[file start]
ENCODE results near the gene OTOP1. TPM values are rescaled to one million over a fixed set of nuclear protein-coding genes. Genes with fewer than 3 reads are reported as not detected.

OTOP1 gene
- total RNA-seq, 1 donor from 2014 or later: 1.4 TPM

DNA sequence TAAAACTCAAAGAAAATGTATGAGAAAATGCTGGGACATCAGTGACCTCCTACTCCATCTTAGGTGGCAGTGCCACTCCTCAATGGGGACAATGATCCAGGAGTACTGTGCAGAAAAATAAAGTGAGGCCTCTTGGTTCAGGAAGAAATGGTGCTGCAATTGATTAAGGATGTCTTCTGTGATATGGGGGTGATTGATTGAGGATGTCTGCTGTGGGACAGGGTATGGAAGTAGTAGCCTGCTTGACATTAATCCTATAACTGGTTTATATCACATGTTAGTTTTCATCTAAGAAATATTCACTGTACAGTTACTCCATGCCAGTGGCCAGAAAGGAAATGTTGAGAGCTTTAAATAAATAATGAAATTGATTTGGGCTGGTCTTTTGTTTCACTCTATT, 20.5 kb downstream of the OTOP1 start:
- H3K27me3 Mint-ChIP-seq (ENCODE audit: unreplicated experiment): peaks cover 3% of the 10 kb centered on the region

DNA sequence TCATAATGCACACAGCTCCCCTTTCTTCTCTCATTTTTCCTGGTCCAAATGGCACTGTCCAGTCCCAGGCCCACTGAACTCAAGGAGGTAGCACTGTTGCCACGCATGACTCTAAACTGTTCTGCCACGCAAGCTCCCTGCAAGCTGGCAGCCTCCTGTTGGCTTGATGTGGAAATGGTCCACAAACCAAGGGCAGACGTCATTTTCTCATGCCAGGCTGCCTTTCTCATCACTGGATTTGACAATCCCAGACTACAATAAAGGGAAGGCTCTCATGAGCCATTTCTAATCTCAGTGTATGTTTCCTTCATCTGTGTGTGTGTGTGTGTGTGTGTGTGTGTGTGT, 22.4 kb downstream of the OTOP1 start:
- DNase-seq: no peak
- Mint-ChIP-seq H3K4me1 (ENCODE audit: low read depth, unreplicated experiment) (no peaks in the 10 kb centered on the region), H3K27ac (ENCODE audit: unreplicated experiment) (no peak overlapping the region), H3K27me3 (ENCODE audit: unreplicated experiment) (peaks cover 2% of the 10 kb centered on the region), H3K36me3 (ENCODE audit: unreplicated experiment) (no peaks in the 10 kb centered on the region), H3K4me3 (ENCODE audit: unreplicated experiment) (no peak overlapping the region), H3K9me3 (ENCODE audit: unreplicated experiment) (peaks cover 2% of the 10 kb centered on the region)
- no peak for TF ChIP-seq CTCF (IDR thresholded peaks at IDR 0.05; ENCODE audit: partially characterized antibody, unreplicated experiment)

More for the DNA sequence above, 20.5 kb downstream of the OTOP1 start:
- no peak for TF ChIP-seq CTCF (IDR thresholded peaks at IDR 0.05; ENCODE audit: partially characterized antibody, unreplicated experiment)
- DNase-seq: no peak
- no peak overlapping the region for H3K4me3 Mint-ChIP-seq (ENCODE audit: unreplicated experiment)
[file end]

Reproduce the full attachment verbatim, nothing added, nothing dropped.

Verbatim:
ENCODE results near the gene OTOP1. TPM values are rescaled to one million over a fixed set of nuclear protein-coding genes. Genes with fewer than 3 reads are reported as not detected.

OTOP1 gene
- total RNA-seq, 1 donor from 2014 or later: 1.4 TPM

DNA sequence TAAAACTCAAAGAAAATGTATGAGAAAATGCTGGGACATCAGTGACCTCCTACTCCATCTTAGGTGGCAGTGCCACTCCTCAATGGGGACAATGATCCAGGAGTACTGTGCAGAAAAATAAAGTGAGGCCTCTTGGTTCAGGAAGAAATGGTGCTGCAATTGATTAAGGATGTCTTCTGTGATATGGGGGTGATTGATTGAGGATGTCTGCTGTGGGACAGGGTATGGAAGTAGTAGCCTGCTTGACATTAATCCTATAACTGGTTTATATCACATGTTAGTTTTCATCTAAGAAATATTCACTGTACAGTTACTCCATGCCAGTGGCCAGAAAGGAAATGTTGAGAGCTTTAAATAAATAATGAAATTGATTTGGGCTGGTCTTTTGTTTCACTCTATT, 20.5 kb downstream of the OTOP1 start:
- H3K27me3 Mint-ChIP-seq (ENCODE audit: unreplicated experiment): peaks cover 3% of the 10 kb centered on the region

DNA sequence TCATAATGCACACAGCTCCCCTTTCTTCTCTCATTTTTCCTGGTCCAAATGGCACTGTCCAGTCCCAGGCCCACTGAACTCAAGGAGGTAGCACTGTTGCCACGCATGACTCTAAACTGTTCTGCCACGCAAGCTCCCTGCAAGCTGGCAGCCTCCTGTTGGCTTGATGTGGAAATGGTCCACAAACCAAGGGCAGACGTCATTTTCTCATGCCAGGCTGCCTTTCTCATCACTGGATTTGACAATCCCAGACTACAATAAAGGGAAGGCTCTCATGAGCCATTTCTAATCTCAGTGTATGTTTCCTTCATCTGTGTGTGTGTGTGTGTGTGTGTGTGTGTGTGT, 22.4 kb downstream of the OTOP1 start:
- DNase-seq: no peak
- Mint-ChIP-seq H3K4me1 (ENCODE audit: low read depth, unreplicated experiment) (no peaks in the 10 kb centered on the region), H3K27ac (ENCODE audit: unreplicated experiment) (no peak overlapping the region), H3K27me3 (ENCODE audit: unreplicated experiment) (peaks cover 2% of the 10 kb centered on the region), H3K36me3 (ENCODE audit: unreplicated experiment) (no peaks in the 10 kb centered on the region), H3K4me3 (ENCODE audit: unreplicated experiment) (no peak overlapping the region), H3K9me3 (ENCODE audit: unreplicated experiment) (peaks cover 2% of the 10 kb centered on the region)
- no peak for TF ChIP-seq CTCF (IDR thresholded peaks at IDR 0.05; ENCODE audit: partially characterized antibody, unreplicated experiment)

More for the DNA sequence above, 20.5 kb downstream of the OTOP1 start:
- no peak for TF ChIP-seq CTCF (IDR thresholded peaks at IDR 0.05; ENCODE audit: partially characterized antibody, unreplicated experiment)
- DNase-seq: no peak
- no peak overlapping the region for H3K4me3 Mint-ChIP-seq (ENCODE audit: unreplicated experiment)